The Colorado Homebuilding Academy’s Michael Smith recently started a new position as the founder and director of the TEACH Construction Initiative. The initiative will take the Academy’s mission—to support the future of the construction industry with training programs and materials—and expand it beyond Colorado and beyond home building.
“The whole goal of the TEACH Construction Initiative is how do we create a system to share best practices on program models or program implementation, and share practices on funding models that can be successful,” Smith told Colorado Builder. “It’s really what can you do, and then it’s how can you do it.”
Smith was driven to launch the TEACH Construction Initiative as the Academy grew and others in the industry took notice.
“The market is so ready for a solution to the constant talk about a problem,” he said.
He will continue to support the Academy during the transition is it searches for a new director. Cheryl Schuette is serving as the acting director.
The initiative will provide defined lesson plans and training curriculum to schools, organizations or companies that want to implement workforce development programs for the construction industry. Training won’t focus solely on residential building. Instead the goal will be to develop a larger base of skilled construction workers that different sectors can compete for.
“This shouldn’t be about home building,” Smith said. “If I train people in home building, the commercial guys are going to try to steal them. … How about we work together to create a bigger pool [of skilled workers], and then they fight for them?”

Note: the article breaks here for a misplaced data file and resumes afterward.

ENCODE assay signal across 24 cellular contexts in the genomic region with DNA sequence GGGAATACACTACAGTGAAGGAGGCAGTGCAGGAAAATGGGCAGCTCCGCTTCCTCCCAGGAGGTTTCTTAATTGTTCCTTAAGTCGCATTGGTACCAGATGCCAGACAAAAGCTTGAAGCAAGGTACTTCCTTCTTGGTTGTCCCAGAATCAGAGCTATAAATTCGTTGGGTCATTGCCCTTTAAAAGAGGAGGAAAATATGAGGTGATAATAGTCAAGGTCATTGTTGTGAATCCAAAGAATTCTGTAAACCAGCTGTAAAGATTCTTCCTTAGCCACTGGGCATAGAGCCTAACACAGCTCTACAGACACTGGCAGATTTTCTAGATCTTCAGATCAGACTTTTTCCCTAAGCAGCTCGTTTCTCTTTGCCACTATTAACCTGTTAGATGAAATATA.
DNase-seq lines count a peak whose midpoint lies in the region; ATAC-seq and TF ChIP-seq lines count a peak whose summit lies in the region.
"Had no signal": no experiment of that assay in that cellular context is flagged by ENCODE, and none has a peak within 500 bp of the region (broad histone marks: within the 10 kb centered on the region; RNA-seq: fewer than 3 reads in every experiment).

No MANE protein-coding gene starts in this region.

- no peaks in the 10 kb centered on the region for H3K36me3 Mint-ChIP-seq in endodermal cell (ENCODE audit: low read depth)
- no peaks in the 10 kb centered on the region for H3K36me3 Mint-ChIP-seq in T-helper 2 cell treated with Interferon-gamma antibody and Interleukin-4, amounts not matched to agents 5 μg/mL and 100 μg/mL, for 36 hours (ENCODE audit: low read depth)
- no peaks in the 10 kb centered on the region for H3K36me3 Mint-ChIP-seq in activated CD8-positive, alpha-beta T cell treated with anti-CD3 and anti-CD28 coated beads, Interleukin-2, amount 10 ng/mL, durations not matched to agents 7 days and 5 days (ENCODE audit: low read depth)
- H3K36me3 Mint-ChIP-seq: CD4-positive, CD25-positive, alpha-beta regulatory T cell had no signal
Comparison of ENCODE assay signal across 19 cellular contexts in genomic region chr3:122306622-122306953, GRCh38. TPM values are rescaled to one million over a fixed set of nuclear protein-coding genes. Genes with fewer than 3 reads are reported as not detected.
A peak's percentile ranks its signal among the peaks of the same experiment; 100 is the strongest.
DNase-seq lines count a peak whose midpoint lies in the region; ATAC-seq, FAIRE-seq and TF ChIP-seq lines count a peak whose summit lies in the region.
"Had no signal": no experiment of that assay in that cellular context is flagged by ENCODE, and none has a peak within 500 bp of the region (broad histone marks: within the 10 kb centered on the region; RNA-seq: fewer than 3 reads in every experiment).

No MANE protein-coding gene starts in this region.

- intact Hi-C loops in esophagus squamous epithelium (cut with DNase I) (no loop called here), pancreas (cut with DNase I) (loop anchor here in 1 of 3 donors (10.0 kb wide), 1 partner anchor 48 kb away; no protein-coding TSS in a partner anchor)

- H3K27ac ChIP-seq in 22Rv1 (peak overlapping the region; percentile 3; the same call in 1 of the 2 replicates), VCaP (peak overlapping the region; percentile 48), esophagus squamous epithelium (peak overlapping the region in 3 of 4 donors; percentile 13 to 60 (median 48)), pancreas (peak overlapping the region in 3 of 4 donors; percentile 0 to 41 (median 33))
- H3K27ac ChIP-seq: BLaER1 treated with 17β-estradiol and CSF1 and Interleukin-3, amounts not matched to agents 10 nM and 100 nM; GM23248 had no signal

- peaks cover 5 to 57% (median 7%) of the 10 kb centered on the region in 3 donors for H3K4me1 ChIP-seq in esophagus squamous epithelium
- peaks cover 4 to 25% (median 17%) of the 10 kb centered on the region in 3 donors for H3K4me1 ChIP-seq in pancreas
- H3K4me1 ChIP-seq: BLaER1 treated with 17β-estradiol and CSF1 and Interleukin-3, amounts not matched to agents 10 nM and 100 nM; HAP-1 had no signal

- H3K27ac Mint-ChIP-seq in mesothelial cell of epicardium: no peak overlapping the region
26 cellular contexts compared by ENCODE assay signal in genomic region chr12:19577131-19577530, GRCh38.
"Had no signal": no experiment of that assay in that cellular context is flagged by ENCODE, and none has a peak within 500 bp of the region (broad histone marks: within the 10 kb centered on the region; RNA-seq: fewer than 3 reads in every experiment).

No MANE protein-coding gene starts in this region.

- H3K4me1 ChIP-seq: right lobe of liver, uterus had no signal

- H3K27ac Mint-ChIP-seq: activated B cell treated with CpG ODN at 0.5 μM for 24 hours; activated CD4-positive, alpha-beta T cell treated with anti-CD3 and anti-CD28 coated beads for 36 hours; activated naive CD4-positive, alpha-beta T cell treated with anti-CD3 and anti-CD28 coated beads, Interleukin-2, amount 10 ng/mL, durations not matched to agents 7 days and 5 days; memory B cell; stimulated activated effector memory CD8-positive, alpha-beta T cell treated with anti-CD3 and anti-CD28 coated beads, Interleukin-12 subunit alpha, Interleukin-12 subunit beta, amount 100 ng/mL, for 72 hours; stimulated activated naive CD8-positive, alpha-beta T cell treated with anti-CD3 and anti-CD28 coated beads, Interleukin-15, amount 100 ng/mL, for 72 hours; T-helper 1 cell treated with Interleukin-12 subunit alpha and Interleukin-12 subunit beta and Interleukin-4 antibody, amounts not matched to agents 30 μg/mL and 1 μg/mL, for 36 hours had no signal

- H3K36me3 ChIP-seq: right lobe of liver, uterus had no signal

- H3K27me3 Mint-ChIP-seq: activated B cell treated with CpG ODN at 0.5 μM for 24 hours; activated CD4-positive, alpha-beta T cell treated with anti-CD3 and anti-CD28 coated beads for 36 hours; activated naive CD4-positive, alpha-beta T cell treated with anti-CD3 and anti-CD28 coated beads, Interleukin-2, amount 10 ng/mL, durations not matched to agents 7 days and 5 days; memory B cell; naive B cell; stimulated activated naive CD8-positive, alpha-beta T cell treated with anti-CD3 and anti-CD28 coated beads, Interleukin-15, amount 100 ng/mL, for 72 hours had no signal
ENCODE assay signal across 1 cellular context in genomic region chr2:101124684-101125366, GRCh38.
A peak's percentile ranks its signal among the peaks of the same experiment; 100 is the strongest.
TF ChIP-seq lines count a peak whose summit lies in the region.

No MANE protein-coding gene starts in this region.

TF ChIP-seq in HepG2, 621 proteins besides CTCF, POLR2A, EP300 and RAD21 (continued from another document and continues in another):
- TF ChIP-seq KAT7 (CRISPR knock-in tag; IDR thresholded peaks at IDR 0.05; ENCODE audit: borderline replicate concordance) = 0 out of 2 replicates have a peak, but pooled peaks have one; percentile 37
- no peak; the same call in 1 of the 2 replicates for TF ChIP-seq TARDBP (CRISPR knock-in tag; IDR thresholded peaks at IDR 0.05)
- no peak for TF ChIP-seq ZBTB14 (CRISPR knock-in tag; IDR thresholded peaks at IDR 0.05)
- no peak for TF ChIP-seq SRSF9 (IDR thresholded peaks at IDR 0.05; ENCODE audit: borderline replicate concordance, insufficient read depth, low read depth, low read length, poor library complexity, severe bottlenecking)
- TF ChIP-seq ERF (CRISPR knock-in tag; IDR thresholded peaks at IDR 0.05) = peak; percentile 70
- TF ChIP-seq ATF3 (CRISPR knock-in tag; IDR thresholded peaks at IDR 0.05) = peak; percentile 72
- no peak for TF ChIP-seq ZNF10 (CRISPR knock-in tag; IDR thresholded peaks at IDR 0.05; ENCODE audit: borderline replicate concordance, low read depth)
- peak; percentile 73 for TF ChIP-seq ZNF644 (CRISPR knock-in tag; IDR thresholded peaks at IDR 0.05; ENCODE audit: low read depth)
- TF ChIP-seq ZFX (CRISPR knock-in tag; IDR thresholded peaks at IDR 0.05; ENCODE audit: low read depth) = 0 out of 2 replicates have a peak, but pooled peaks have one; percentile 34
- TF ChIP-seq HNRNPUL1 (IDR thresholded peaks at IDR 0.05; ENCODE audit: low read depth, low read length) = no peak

The first company to adopt the TEACH initiative’s materials is Houston-based David Weekley Homes and its training partner, Lone Star Community College. Houston Community College and Perry Homes have also expressed interest, Smith said.
Some of the initiative’s funding will come from suppliers and manufacturers, Smith said. Benjamin Moore is an early stage investor, in partnership with the Painting and Decorating Contractors of America, which is providing content specific to painting trades.
“We have to get rid of our competitive fences at least for workforce development,” Smith said.
Software and technology
The initiative is also developing software tools to help with placement and to help with tracking progress, Smith said. One of those tools is something Smith calls “LinkedIn meets Match.com in a private network.”
Developed in partnership with CDOT, users will create skills-based profiles that can be endorsed by employers or training programs. Employers can search for specific skills and find workers based on the job they need to get done.
What the software won’t show is users’ gender or race. Everyone has hiring biases, he acknowledged, but he wants firms to stop hiring people who look like them and start hiring people who work like them.
“Start hiring by skills. Don’t worry about the rest,” Smith said.
The initiative is also developing a software program modeled after apprentice programs. The software will draw defined career pathways for trainees that show them what is expected of them and what they can expect in compensation, and lists the skills they need to acquire to meet those benchmarks.
The millennial and younger generations of workers want to know their pathway, Smith said. “We’ve empowered them as a society to ask” for what they want, he noted, but the industry doesn’t have a defined way to prepare them for that progress.
Smith hopes to deploy both the Construction Skills Match tool and the career pathway tool by Christmas.